Recipe : Corned Beef and Tomato Pie
After reading about "The Ugliest Gourmet" event on IMBB, I immediately knew what I had to make for dinner...corned beef and tomato pie. The rules were simple; blog about a delicious but disgustingly ugly food.
Corned beef and tomato pie has a long history in my family; my sisters and I are now the third generation to make this delicious meat pie for our families. Family lore has it that our grandmother read an article in a newspaper (or maybe it was a magazine) in which Bing Crosby's mother provided a recipe for "corned beef and tomato pie".
In this world of Google, I've able to find what appears to be the original recipe; it's not what Nana made though. The original looks like it is for individual servings of the corned beef mixture wrapped up in biscuit dough. Nana's version put the filling in a double-crust pastry shell thus becoming a satisfying meat pie.
The combination of corned beef and tomato is an inspired one; the acid of the tomatoes helps cut the sometimes-fatty nature of corned beef. And who doesn't like pie?
Corned Beef and Tomato Pie
2 cups flour
1/2 tsp. salt
2/3 cups lard
5 to 7 T ice water
2 T. butter
2 T. flour
1 14-oz tin whole tomatoes, chopped and undrained
1 tin corned beef, cubed
Preheat oven to 425 F.
The instructions for the crust are your typical how-tos on making pastry. If you have a favourite pastry recipe (as long as it's not sweet), go ahead and use it. If you hate making pastry and want to use store-bought, well go ahead and do that.
Otherwise, here are my instructions for pastry:
Combine the flour and salt. Cut in the lard until it looks a bit like wet sand. At this point, you start adding water, a tablespoon at a time. We've had no rain here for a while so I ended up adding all 7 tablespoons. When we lived on the coast, I don't think I ever added more than 5-1/2. So, just add as much water as you need to make the dough hold together.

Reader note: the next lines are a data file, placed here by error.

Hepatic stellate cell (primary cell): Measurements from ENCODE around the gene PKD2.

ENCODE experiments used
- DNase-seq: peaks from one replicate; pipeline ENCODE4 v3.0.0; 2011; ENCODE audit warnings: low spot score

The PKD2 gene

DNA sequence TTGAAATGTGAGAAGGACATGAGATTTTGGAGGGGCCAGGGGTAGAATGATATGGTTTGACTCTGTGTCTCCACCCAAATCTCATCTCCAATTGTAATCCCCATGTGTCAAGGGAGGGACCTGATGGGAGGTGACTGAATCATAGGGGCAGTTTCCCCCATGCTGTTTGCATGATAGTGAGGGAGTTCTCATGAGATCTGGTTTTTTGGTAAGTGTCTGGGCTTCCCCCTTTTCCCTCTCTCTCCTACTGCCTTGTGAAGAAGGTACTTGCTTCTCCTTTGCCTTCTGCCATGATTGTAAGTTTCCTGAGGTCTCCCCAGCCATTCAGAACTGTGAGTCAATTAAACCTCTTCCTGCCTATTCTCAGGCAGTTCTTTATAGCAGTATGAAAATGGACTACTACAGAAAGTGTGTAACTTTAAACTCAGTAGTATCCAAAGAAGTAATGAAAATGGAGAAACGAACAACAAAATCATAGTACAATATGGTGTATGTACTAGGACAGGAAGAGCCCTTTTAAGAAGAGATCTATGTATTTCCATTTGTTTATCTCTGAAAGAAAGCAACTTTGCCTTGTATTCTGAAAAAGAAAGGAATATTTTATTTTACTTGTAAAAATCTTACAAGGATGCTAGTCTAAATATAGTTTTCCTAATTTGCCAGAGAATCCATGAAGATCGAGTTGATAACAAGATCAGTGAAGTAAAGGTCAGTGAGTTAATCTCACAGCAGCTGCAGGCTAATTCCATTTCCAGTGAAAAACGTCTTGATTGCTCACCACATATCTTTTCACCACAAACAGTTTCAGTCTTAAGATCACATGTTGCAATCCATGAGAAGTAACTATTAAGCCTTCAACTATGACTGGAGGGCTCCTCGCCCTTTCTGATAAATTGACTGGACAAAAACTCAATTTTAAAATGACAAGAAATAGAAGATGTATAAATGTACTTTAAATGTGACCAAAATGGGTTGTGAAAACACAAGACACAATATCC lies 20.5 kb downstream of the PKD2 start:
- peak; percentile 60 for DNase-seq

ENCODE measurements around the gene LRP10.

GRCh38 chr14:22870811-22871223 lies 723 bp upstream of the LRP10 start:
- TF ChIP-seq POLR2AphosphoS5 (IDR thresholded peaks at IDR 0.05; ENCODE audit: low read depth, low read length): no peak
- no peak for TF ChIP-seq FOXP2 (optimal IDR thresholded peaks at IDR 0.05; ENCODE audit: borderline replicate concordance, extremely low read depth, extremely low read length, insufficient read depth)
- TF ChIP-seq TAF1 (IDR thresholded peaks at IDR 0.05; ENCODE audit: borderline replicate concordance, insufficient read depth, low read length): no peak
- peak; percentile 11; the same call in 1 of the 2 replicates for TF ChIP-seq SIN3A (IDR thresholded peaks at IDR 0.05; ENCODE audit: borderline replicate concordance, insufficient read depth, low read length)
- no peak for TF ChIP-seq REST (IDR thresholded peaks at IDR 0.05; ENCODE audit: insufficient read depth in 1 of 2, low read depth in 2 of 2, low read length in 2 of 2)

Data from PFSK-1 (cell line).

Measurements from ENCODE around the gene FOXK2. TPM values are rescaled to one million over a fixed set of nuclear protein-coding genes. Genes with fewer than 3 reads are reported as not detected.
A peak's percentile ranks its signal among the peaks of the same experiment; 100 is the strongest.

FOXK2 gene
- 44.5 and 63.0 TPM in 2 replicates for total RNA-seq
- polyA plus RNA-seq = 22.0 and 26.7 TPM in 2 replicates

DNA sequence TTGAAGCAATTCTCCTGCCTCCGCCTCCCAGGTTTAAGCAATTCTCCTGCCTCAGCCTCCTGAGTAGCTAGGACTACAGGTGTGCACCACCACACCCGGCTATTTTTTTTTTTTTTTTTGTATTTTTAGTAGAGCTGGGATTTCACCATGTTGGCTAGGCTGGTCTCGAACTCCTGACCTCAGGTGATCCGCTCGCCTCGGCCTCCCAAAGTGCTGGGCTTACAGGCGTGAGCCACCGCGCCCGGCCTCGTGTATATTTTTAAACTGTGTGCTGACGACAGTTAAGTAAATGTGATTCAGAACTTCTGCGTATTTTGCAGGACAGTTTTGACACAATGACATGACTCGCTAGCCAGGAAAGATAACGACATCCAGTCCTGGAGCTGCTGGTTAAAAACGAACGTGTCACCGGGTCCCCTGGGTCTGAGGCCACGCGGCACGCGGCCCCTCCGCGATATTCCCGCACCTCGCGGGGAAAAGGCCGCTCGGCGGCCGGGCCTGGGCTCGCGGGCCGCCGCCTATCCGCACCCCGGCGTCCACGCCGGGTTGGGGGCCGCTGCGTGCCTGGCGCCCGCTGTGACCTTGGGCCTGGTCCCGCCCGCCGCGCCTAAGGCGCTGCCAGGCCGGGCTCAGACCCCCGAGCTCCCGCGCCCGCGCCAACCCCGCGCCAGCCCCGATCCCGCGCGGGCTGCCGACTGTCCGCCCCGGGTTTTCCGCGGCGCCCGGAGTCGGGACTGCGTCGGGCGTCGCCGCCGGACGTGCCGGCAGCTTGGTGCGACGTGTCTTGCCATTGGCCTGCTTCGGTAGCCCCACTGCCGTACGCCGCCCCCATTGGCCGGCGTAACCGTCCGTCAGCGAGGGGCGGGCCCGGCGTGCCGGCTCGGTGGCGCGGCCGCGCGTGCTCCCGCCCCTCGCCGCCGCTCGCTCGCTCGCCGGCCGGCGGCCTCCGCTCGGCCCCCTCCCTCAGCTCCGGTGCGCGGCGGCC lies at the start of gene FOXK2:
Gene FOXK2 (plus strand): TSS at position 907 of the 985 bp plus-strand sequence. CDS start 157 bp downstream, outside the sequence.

Divide the dough in half and roll out one half to a roughly 10" diameter circle. Use this dough to line a pie tin and set the other half aside for a wee bit.
Moving on to the filling, melt the butter in a medium pan and, when it's melted, stir in the flour. Mix it thoroughly then add the tomatoes, along with any juices. Stir to combine well; it will thicken a bit as well. Add the cubed corned beef, stir to combine, then remove from the heat and let cool a bit.
While it's cooling, roll out the other half of the pastry dough. Put the filling into the pie shell and top with the remaining pastry. Seal the edges by folding the top crust under the bottom at the edges and crimping them together; then you'll need to cut some vent holes in the top.
(My mum always used scissors to cut the vents in pies and it makes a really neat little divot when you do. I highly recommend using scissors.)
Bake at 425 F for 15 minutes and then reduce the oven heat to 350 F. Continue to bake for 45-50 minutes, or until the top is nicely browned. Remove from the oven and let it cool for 10 minutes or so; the pie will still be hot but it will be much easier to cut and serve.
So, with the history of this pie and the recipe for it out of the way, we can proceed to why this is a good dish for "The Ugliest Gourmet".
It might be one of the ultimate comfort foods but, unfortunately, the filling of this pie looks somewhat less than appetising.
Here it is ready to be topped by pastry and also a close-up of a slice...
Now, Mum, don't take offense but I can't be the only one that thinks it looks like a pie made from cat sick...